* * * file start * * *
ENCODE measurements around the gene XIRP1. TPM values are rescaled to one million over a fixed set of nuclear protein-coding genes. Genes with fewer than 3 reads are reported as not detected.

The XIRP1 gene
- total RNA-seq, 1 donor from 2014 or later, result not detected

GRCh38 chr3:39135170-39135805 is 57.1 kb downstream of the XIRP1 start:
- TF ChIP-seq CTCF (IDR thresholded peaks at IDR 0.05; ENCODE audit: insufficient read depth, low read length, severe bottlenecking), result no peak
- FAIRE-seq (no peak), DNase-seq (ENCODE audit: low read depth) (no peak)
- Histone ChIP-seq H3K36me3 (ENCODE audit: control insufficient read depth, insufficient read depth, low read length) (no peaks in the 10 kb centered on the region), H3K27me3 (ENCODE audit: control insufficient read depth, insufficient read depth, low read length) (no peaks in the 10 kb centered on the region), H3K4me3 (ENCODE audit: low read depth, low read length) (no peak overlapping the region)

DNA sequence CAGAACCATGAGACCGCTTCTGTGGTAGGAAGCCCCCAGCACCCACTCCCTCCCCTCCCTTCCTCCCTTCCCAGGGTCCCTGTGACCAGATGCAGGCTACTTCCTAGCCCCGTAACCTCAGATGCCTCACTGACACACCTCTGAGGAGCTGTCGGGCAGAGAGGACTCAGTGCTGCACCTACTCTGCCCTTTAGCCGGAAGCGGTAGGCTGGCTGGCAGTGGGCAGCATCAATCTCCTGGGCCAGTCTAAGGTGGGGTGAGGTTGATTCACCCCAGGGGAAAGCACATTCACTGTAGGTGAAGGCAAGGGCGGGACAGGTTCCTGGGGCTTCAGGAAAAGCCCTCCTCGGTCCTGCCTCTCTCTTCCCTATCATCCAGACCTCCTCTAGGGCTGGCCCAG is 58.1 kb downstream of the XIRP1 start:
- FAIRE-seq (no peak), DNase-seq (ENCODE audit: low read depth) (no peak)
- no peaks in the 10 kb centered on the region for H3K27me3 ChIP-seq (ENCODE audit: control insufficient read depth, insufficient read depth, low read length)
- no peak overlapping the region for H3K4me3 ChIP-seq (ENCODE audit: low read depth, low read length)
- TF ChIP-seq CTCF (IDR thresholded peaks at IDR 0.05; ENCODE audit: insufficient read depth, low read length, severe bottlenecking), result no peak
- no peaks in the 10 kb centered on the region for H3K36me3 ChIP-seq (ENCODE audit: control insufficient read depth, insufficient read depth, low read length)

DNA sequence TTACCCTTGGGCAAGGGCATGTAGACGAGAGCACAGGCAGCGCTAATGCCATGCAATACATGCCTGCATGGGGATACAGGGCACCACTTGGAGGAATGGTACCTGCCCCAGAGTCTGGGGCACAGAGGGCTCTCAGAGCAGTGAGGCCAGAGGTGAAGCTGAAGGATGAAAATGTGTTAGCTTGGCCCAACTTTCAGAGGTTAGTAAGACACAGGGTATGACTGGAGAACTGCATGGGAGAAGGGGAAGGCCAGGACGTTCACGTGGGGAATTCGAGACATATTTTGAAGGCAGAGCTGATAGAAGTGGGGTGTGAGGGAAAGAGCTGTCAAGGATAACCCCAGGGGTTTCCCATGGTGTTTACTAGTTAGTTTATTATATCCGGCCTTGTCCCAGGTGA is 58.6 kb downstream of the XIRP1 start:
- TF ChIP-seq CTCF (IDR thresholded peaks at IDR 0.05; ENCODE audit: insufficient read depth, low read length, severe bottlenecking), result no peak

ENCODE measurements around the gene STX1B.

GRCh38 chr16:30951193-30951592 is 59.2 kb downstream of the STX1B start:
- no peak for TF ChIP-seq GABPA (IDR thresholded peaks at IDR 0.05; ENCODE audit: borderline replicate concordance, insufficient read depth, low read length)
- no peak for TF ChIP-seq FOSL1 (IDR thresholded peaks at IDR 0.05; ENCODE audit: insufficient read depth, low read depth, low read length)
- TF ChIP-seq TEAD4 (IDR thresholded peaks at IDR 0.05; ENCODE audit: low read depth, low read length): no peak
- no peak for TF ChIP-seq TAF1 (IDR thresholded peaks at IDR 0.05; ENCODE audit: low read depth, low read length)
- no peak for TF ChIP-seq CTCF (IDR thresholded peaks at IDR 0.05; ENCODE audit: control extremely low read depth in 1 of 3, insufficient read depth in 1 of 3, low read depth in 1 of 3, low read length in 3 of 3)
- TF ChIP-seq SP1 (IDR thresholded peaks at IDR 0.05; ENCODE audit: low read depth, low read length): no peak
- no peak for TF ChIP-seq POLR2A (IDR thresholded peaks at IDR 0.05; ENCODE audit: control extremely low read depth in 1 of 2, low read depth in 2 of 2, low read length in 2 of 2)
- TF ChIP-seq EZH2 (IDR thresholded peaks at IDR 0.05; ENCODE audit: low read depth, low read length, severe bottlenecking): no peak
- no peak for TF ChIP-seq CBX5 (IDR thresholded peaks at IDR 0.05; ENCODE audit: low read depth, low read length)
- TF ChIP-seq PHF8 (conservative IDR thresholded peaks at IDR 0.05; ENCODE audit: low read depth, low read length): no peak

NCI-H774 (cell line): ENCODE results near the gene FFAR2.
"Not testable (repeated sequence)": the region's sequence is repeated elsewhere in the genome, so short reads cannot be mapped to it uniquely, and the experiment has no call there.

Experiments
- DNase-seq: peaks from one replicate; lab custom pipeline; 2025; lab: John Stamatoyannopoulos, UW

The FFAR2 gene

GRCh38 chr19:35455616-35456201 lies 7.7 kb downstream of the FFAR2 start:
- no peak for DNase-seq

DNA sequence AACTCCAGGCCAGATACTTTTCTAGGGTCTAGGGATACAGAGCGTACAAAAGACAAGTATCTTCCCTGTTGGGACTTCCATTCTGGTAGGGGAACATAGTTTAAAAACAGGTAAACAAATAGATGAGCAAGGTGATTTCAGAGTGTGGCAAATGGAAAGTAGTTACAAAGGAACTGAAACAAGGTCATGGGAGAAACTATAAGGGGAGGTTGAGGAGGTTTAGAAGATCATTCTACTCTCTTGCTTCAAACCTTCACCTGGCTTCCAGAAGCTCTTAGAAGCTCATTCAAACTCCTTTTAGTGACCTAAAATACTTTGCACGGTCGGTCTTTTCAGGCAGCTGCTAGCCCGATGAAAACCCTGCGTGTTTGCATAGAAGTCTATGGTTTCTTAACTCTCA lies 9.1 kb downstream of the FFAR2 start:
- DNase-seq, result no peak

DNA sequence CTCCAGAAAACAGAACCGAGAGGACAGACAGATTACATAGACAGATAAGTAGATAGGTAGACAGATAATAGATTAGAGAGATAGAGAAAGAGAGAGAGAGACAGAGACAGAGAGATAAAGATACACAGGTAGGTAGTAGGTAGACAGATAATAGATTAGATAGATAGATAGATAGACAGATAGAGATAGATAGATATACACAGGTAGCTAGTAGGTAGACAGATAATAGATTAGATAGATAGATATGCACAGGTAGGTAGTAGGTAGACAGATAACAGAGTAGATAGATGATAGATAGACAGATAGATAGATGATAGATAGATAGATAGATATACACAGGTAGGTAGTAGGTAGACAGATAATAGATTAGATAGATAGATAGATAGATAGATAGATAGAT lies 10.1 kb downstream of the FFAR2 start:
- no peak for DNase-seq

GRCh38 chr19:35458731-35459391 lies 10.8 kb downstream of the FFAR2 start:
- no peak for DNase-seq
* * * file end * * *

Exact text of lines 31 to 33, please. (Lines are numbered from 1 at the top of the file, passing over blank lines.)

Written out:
- DNase-seq: peaks from one replicate; lab custom pipeline; 2025; lab: John Stamatoyannopoulos, UW

The FFAR2 gene

GRCh38 chr19:35455616-35456201 lies 7.7 kb downstream of the FFAR2 start: